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It isn't unrealistic or simplistic. A lot of people are doing very well with Instagram as companies are pouring a lot of their ad money into it, enriching a lot of people.

I've unfortunately been involved in advertising to a fair extent and I've never, ever considered that I or any recipient of it was really "enriched", tickled briefly maybe, conned more likely. I have no experience of Instagram so won't bother to comment on it but I have experience of You Tube, mainly to find out how to change a tap washer or rebuild an automatic transmission and even sometimes to watch vloggers as they cruise around the world "Living the dream" or "Just Doing It" or other terms straight from Wieden and Kennedy. What initially seems fun is very quickly boring then facile and finally offensive. The burnout rate is indeed high and I can't imagine many vloggers lasting the course except possibly for exceptions such as Casey Niestat, who is one of the few who genuinely seem to be moving the culture of You Tube forward a little.

The surprising thing is how many kids adore these vloggers and want to become like them. Being a rock star doesn't seem to cut it anymore.

Whatever, I still think that working really hard in the hope of becoming a really good photographer is a greater achievement than following the mainly dubious fashions of social media, but I'm probably wrong....I usually am.
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Sharon VL

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I've unfortunately been involved in advertising to a fair extent and I've never, ever considered that I or any recipient of it was really "enriched", tickled briefly maybe, conned more likely. I have no experience of Instagram so won't bother to comment on it but I have experience of You Tube, mainly to find out how to change a tap washer or rebuild an automatic transmission and even sometimes to watch vloggers as they cruise around the world "Living the dream" or "Just Doing It" or other terms straight from Wieden and Kennedy. What initially seems fun is very quickly boring then facile and finally offensive. The burnout rate is indeed high and I can't imagine many vloggers lasting the course except possibly for exceptions such as Casey Niestat, who is one of the few who genuinely seem to be moving the culture of You Tube forward a little.

The surprising thing is how many kids adore these vloggers and want to become like them. Being a rock star doesn't seem to cut it anymore.

Whatever, I still think that working really hard in the hope of becoming a really good photographer is a greater achievement than following the mainly dubious fashions of social media, but I'm probably wrong....I usually am.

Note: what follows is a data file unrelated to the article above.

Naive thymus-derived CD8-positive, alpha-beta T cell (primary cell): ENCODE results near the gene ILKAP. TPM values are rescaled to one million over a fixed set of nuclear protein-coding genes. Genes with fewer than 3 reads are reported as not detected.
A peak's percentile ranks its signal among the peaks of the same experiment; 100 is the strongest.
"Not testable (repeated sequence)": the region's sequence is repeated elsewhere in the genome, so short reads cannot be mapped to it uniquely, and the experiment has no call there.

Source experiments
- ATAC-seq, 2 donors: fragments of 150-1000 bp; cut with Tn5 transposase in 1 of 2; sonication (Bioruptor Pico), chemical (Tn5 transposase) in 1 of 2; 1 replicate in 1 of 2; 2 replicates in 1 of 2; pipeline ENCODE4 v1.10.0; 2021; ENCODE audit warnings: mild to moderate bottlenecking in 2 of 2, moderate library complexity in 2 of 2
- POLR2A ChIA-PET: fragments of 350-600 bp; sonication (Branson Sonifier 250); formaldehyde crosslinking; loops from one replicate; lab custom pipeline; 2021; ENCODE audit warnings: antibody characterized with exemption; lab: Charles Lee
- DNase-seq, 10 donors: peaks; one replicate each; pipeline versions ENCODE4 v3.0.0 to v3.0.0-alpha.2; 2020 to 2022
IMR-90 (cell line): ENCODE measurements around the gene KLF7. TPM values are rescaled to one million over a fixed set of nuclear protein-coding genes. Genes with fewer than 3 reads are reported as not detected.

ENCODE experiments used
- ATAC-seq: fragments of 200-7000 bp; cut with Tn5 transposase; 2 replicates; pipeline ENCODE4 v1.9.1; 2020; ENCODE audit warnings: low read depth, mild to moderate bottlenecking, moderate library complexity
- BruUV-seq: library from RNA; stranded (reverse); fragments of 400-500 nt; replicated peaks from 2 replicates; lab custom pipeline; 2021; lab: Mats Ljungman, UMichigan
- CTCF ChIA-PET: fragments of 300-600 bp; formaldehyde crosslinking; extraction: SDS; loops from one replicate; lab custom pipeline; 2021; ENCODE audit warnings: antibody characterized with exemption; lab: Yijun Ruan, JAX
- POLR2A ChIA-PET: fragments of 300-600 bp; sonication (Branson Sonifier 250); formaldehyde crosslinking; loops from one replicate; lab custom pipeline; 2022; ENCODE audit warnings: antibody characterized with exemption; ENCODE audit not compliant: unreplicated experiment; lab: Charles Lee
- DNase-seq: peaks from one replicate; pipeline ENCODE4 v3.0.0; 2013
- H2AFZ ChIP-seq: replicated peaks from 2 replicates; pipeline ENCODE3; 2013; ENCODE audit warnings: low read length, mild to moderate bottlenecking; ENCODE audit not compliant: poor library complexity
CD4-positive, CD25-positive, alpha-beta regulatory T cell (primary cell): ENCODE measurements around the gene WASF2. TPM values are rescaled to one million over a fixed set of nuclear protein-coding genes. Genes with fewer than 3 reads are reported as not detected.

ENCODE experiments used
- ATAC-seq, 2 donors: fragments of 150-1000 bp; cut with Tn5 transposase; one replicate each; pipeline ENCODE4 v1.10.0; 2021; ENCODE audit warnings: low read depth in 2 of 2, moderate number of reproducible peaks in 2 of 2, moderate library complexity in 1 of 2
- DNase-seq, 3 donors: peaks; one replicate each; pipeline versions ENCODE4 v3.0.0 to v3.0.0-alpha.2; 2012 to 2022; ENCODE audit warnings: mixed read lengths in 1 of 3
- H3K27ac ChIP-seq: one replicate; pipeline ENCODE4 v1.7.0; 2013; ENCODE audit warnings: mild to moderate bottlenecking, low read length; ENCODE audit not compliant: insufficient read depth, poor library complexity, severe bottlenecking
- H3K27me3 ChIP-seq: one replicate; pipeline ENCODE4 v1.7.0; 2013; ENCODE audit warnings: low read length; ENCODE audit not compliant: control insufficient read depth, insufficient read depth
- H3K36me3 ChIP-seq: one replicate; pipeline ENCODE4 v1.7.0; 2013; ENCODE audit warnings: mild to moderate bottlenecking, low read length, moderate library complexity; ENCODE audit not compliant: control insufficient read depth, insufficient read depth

Enriched was the wrong word..I realized that later but didn't alter it. I know people who get a lot of goods and money to review products. Because they are gear heads it's fun to them but you are right, it's hard work, very hard work. It doesn't float my boat either but I do like people who have the drive and initiative to do it.

BrownBear

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Allocation of labor is imperative in any good business plan.  If you can't afford to invest the time and effort into anything (or don't want to), it's not a good fit for the business. 

My wife was our business manager, or as she put it more accurately, I was the inspiration while she was the perspiration. Any time I dreamed up some new enterprise or saw an opportunity fit for pouncing, she'd sit me down and toast my footsies over the proverbial fire: How much time will it take? How hard will it be? What's the anticipated income? What is the payback schedule for the purchase of any new equipment?

Yeah, she took all the fun out of it!  ;D  But she sure knows how to build a healthy, sustainable business and make money. 
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Tim Lookingbill

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Thanks folks for bringing some reality into this discussion. Yeah, starting and running a business is tough especially when it's a new and unproven for success business model.

Like BrownBear's wife I too now look for the gotcha's entering any business venture using my own money, equipment and sweat.

Taking ques from my cousin who went from being held up for almost 24/7 in a trailer examining core samples as a mud logger on an oil rig, thinking the traveling life as a long haul truck driver would be better, he soon figured out it wasn't what he'ld thought. Too tired to enjoy the spots he spent at rest stops and diner truck stops and too pressured to staying on schedule while on the road while not able to stop and take in some of the most beautiful places he had to pass through in the U.S.

And then not mentioned in this thread and not factored into cost is the possibility of being in a life changing traffic fatality along the way.